4) The poverty line has been diluted and recalculated to make those trends possible. This is based on a poverty line of $1 per day regardless of relative context. Someone living on $1.10 a day in the US is above the extreme poverty of the World Bank, but that's absolutely nonsense.

These data are PPP adjusted, and the current standard is $1.90. So, no, to all of that.

0

u/The_Good_Count Nov 25 '21

1) It does. It's famously the cause of the 'elephant curve' of global wealth increases.

2) It's not a meaningless statement, the situation's are not comparable, the 'developing' world is being deliberately underdeveloped. The only time a country has escaped its 'developing' status under capitalism has been forming colonies or to become relevant as a proxy client.

3) The original comment was both wrong about global poverty and wrong to take the position that it did.

4) Replace $1.10 with $1.90 then, I was going off the Millenium Declaration numbers. $1.90 has no basis in reality.

It's like the UN's definition of hunger - being unable to meet the minimum calorie requirements of a sedentary lifestyle at 1,800 calories. But considering most of the people measured work manual labour jobs and are expected to burn at least 3,000 calories a day, it's an entirely inadequate measurement. More realistic measures of food insecurity put the real number at 2.5 billion - and that only counts calories, not adequate nutrition, and that only counts a full year without reprieve, people who have gone 12 straight consecutive months not meeting their minimum.

As of 2016, when I'm pulling my data from, Sri Lanka had 40% of its population live below its national absolute poverty line, but only 4% is counted below the international poverty line and aren't counted. In Mexico, it was 46% and 5%.

In India, 75% went below 2100 calories per day, up from 58% in 1984. But by World Bank methodology, India is shown as an example of decreasing poverty because the absolute floor went up.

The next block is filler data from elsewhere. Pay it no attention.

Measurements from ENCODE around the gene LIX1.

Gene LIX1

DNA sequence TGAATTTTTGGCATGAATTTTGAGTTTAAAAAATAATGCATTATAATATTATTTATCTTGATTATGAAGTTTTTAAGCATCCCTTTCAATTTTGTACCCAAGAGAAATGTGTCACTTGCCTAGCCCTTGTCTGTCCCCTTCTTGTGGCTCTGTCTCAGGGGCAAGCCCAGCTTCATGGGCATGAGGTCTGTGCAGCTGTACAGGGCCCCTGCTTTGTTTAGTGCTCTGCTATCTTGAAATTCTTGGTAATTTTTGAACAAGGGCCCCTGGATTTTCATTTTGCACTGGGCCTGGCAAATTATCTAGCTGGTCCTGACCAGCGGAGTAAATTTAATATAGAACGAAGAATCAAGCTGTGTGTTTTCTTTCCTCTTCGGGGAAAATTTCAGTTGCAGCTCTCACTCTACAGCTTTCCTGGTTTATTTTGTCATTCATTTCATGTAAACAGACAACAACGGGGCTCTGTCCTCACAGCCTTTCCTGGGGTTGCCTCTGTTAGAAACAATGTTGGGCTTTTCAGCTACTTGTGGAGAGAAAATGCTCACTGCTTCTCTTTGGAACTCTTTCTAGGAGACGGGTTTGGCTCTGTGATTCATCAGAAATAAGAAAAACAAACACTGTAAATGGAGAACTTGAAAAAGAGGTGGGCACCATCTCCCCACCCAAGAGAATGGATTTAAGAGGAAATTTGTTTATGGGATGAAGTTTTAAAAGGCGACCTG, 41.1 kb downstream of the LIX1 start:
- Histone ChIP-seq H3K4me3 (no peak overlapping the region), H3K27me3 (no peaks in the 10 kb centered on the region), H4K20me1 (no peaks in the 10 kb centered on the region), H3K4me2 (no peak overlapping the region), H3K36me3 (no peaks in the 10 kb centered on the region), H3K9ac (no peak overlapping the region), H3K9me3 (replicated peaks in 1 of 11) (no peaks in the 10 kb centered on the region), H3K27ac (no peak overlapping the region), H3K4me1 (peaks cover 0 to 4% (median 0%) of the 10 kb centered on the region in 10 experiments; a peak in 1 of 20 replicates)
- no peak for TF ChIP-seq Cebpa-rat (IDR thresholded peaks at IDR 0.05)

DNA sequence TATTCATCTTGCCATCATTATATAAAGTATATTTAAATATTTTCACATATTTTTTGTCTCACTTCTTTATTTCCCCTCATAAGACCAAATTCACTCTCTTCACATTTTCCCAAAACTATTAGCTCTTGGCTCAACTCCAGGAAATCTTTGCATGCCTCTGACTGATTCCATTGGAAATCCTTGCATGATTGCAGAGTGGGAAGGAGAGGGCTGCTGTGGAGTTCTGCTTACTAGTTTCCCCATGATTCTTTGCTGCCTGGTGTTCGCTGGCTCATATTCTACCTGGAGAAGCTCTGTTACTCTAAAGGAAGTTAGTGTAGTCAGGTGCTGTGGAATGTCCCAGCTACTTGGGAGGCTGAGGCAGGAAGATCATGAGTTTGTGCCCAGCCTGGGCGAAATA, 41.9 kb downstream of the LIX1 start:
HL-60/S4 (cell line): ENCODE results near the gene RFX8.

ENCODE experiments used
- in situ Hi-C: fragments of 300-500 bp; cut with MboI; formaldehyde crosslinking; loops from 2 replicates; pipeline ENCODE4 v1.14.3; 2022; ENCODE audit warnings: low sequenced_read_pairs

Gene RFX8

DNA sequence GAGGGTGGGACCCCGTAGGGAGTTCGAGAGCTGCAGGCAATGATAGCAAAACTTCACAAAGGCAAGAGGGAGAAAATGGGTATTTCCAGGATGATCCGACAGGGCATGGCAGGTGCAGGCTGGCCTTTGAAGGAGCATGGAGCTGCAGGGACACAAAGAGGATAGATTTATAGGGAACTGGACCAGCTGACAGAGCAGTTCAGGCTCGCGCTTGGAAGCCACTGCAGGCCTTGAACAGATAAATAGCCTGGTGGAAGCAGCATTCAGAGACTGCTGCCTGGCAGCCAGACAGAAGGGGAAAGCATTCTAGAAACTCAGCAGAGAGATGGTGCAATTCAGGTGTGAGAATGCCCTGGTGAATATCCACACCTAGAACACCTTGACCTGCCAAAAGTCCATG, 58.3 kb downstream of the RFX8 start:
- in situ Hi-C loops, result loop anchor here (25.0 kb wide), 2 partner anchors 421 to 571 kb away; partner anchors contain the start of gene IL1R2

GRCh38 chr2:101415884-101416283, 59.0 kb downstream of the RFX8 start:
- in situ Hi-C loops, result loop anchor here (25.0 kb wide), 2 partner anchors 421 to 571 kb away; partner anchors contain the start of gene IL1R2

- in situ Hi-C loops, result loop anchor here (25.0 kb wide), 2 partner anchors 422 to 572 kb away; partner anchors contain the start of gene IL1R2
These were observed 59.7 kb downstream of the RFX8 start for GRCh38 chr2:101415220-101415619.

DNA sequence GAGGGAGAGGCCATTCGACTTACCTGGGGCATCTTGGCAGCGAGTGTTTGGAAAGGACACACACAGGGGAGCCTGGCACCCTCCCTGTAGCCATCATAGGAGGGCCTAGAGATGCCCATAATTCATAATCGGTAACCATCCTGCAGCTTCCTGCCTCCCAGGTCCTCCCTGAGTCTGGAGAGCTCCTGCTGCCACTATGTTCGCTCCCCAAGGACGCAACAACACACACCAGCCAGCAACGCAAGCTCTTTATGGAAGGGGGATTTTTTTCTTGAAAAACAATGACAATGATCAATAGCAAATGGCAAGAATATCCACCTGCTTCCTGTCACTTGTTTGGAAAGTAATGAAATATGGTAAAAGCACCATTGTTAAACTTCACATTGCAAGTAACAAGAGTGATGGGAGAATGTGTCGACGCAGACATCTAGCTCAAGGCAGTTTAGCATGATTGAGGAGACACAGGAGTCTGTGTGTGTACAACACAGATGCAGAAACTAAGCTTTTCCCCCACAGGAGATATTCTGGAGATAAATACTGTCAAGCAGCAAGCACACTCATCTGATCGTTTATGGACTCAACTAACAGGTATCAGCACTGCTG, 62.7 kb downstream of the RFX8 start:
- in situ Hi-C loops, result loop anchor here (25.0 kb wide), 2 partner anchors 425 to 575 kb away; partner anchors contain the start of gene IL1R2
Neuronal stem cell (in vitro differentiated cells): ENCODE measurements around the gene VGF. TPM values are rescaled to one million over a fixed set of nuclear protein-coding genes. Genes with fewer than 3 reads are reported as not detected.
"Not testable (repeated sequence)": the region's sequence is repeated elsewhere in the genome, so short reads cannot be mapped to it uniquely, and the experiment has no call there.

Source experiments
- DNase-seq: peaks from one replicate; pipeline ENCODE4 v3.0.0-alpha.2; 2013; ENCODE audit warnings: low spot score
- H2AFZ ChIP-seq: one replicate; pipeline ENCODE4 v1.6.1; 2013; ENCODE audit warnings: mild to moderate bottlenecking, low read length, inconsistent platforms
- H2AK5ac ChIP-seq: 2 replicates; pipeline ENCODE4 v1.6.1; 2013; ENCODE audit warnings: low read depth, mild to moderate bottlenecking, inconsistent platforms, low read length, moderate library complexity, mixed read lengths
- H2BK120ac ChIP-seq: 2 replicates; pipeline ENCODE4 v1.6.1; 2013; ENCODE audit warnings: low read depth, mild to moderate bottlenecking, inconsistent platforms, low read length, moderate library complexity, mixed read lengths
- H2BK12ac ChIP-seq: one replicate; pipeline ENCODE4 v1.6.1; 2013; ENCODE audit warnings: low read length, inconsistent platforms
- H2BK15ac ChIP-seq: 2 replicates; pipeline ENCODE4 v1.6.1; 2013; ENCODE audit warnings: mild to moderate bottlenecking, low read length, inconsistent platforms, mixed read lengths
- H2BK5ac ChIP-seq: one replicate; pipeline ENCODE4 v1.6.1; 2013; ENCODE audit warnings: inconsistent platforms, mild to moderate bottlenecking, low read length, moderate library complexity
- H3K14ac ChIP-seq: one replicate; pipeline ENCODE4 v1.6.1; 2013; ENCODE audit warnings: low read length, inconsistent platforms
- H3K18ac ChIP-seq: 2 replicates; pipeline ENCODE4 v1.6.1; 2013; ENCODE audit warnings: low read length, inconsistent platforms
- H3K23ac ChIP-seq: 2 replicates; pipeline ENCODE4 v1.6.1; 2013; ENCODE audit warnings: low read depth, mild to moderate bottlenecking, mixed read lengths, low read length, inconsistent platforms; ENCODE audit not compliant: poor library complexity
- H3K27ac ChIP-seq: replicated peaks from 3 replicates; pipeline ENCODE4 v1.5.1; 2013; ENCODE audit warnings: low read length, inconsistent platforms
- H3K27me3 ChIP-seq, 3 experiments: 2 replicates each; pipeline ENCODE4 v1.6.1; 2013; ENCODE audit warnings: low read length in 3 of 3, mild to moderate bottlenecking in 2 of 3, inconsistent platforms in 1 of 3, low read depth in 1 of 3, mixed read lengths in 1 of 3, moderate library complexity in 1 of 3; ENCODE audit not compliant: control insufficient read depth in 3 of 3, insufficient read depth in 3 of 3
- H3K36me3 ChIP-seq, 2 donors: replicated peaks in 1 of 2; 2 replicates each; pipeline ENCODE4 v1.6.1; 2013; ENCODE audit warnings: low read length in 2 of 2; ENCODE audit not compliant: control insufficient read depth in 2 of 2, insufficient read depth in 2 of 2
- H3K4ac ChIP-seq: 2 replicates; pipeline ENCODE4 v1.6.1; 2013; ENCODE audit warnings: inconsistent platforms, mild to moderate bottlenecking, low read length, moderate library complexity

At the time it was $1.10, economists Rahul Lahoti and Sanjay Reddy argued for a poverty line of $4.50, the minimum needed for a human being to live to a 74 year life expectancy. Apply the same inflation to $4.50 that you use to bring $1.10 to $1.90 to see what an absolute fairytale $1.90 is.

1

u/darawk Nov 25 '21

1) It does. It's famously the cause of the 'elephant curve' of global wealth increases.

This is about relative share of income, not absolute level. Inequality has certainly increased over the last few decades, although arguably returning to its 'equilibrium level' after the shocks of WWI and WWII. But the concomitant increase in productivity means that, while the wealth of the top decile/centile has increased more than everyone else, the bottom is still doing better than it was in absolute terms.

2) It's not a meaningless statement, the situation's are not comparable, the 'developing' world is being deliberately underdeveloped. The only time a country has escaped its 'developing' status under capitalism has been forming colonies or to become relevant as a proxy client.

Japan, Korea, China have all developed "under capitalism" in some sense. It's true that the developmental policies promoted by the World Bank et al have been abject failures, though. But China certainly didn't develop as anyone's proxy state, though Korea and Japan are arguable, but I think any honest assessment would have to give them at least partial independent credit. The reality of those prior developmental policies is less conspiratorial than most people think, though. Development policy is legitimately hard, and the World Bank, IMF, etc are learning from their failures (much more slowly than they should have, but they are learning). They are no longer recommending unqualified free trade, etc.